It is, of course, true that Councilmembers are under strong pressure from city council staff, the City Manager, and the Police Chief. That was no excuse for former Mayor Chris Krohn's abysmal failure around pressing for strong police review, and it's no excuse for Reilly. Reilly, in fact, picked up this abusive "2 minutes per member of the public" approach from Krohn.
Mark Halfmoon, Chair of the CPRB-in-exile, pointed out that private developers got loads of time to make their case on Item #22--a Planning Development Permit for 121 Market St. Reilly even sandwiched in an additional agenda item, making CPRB supporters wait further.
So the public waited and waited only to dash through their 2 minutes of public testimony on January 27th, and then have to listen to the insincere and endless apologia of City Council--which spent an hour or more in posturing and prattle, and ended up passing the same closed-room recommendation that the City staff cooked up in the first place to kill the CPRB.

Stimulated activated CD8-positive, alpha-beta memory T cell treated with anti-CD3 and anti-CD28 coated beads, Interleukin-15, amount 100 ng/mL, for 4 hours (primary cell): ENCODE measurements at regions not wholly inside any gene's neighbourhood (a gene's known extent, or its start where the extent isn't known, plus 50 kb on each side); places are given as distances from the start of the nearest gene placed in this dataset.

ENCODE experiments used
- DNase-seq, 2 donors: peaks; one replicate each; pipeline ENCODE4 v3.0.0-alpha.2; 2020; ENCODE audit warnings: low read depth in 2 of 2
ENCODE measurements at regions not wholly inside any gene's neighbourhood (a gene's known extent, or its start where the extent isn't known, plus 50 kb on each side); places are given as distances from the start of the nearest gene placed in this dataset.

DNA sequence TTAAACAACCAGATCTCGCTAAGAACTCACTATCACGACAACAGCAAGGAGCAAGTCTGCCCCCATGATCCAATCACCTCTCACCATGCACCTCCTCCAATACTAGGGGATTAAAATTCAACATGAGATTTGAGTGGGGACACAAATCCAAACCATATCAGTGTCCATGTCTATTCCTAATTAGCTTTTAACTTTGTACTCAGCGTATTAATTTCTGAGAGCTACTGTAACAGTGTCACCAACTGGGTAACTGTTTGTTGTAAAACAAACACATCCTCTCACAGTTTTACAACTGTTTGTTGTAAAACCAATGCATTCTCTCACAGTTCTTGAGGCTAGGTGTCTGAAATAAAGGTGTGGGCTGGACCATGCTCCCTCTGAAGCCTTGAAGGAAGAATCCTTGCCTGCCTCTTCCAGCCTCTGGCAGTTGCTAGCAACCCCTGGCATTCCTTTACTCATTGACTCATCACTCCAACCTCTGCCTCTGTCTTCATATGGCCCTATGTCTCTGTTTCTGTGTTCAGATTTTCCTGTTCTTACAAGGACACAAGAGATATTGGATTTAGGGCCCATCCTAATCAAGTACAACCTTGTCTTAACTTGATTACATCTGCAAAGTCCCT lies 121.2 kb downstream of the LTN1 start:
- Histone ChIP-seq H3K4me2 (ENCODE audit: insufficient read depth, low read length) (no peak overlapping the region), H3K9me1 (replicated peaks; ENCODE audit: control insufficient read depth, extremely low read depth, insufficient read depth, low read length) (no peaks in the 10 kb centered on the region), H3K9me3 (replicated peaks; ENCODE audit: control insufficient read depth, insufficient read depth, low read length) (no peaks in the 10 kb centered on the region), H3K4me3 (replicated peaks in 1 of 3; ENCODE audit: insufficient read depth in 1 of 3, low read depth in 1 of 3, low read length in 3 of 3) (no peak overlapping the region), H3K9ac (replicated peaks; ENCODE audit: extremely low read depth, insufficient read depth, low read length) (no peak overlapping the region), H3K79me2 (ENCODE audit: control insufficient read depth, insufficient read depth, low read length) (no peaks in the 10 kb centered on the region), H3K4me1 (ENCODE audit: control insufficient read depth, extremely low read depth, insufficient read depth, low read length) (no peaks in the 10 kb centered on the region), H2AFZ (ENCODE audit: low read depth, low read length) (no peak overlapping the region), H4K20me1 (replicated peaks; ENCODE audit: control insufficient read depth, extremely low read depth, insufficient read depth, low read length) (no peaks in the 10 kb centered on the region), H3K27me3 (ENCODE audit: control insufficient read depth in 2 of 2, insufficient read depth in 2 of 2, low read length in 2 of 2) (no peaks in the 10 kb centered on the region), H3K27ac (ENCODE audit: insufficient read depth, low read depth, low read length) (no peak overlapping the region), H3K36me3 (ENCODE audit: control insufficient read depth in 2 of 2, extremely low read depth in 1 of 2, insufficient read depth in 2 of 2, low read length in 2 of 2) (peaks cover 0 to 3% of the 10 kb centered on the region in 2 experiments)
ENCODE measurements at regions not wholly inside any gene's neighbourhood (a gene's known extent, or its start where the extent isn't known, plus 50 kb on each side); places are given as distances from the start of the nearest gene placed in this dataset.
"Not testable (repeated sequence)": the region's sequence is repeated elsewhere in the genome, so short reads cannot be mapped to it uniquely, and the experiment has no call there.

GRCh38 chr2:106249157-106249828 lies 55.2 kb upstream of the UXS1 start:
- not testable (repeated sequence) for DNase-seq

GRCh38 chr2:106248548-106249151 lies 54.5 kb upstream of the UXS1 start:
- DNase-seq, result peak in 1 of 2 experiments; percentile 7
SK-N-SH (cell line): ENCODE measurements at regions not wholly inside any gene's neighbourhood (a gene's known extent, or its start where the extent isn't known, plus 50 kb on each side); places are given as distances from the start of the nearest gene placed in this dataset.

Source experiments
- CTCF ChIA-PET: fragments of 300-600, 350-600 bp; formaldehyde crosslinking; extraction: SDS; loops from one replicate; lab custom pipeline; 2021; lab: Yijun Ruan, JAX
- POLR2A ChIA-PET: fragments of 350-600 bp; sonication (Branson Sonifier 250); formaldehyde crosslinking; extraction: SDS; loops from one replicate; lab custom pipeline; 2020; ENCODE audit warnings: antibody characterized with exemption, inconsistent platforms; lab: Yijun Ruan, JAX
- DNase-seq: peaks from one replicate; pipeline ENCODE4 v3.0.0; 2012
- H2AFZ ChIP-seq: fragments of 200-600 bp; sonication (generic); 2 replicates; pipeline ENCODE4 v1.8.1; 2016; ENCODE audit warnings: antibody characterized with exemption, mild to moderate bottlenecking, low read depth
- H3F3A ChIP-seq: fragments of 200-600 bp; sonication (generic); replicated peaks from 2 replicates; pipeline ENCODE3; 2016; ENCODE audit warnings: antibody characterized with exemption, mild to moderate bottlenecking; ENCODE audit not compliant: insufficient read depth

Reilly added insult to injury, by only giving Chair Halfmoon and Vice-Chair Fouse an appointment to speak with her the day AFTER the final vote (on Wednesday January 28th). At that time, instead of a full discussion, she allowed them only 15 minutes.
Reilly assured me that she makes regular appointments on Mondays, Wednesdays, and Thursdays in the early afternoons for 15 minute periods. If you want such an appointment call her at 420-5022 or contact City Council during office hours at 420-5020.
I'm not quite sure I see the point to conversations with her, until people unite to lead a movement for a stronger police review board, a system of guaranteed public access to City Council, and a real agenda. That kind of organizing is far more important, particularly as we move into wars of aggression and stepped up internal repression.